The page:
Community meetings begin this month for NoHo to Pasadena Bus Rapid Transit project

The formal planning and environmental study for the North Hollywood-to-Pasadena Bus Rapid Transit project is underway and Metro is holding a round of community meetings beginning later this month. The purpose of the meetings — dates and times are below — is to provide an update on the project and gather public feedback.

Below are the two primary concepts that were identified during a prior Technical Study completed last year. One concept follows surface streets (the top map). One is similar to the current NoHo to Pasadena Express Bus (501 line) and runs mostly on the freeway (bottom map). Click to see larger versions of the maps. 

The primary Street Concept traverses Lankershim Boulevard, Riverside Drive, Olive Avenue, Glenoaks Boulevard, Brand Boulevard, Broadway and Colorado Boulevard. Alternative street route variations being considered under the Street Concept include:

Western Segment (North Hollywood to Burbank): Three additional variations are being considered within this segment of the corridor that include:

  • Chandler Boulevard
  • Magnolia Boulevard
  • Alameda Avenue

Central Segment (Glendale to Eagle Rock): Two other variations are being considered within this segment of the corridor that include:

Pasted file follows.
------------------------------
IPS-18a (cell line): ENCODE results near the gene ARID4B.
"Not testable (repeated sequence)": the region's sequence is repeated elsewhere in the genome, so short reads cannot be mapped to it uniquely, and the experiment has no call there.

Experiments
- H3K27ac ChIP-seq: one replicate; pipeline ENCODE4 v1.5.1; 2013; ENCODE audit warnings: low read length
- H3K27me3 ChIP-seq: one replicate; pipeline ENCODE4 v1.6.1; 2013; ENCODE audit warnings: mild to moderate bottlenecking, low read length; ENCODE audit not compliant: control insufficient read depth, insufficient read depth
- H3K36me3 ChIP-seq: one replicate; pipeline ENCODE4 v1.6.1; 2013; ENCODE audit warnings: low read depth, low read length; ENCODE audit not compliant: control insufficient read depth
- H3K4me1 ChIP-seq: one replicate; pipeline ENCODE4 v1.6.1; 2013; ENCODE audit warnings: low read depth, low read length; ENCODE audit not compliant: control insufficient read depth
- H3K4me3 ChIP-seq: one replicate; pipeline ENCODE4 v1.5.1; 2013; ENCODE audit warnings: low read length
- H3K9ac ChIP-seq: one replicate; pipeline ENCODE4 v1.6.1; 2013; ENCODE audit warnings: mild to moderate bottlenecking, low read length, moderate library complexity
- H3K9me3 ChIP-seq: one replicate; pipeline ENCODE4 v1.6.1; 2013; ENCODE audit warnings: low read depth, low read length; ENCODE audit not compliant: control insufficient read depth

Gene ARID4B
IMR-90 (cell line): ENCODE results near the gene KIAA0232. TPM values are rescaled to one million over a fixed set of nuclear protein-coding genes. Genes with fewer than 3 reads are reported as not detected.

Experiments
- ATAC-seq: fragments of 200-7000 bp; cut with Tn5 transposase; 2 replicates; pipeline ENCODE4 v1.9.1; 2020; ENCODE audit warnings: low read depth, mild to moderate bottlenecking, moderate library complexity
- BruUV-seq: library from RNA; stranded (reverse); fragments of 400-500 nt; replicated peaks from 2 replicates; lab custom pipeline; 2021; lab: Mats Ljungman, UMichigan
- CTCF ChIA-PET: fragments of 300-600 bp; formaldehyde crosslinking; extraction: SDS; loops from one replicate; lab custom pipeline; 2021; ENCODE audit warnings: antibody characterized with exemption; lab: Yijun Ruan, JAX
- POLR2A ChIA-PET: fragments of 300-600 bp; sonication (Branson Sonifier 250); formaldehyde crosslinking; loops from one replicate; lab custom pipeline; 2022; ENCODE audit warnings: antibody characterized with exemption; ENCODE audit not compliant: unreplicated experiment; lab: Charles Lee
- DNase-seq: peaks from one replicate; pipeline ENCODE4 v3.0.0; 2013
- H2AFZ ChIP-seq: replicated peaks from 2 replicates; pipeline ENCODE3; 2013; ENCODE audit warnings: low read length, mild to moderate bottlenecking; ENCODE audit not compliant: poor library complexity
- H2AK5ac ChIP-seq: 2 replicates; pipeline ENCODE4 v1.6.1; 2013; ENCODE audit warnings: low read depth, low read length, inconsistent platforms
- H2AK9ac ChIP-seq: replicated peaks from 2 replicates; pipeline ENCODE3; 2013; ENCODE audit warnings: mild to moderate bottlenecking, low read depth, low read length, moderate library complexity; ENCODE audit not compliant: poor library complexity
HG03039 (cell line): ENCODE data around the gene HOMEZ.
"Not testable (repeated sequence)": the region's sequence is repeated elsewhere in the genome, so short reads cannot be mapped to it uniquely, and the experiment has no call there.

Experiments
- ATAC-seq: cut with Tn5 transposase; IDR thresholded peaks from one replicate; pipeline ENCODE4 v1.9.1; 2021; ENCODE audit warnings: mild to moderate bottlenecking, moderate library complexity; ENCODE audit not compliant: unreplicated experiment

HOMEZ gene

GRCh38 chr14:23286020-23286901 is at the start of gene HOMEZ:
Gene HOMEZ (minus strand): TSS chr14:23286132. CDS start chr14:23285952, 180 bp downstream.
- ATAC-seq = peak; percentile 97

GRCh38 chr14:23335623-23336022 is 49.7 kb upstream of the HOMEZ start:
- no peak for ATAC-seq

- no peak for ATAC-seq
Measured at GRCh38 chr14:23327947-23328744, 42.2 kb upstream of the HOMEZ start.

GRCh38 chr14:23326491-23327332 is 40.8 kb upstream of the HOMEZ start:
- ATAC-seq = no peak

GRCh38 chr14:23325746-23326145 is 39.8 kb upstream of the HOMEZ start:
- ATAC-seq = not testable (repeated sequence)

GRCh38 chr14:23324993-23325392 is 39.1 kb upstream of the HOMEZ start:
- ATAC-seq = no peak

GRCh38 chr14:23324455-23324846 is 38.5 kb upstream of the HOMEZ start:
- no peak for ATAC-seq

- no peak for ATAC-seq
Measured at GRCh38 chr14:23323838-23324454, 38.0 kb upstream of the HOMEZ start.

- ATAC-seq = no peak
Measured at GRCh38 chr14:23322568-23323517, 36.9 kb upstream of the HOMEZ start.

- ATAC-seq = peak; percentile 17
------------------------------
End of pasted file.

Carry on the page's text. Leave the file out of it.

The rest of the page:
• Central Avenue 

Eastern Segment (Eagle Rock to Pasadena): One additional variation proposes a couplet that services the area via Green and Union Streets. 

The Primary Freeway Concept proposes a BRT alignment that operates primarily along the 134 freeway HOV lanes as well as some surface streets for approximately 17 miles and includes nine BRT stations.

The Hollywood Burbank Airport variation is similar to the Primary Freeway Concept and could begin at the North Hollywood Red/Orange Line Station and travel north to the Hollywood Burbank Airport, then enter onto the 5 freeway before merging onto the 134 at the 5/134 interchange. This variation includes 12 stations.

The goal is to complete the planning and environmental study by fall 2020 and finish the project between Fiscal Years 2022-24. The project is funded by the Measure M sales tax along with funds from Senate Bill 1 gas tax and vehicle fees.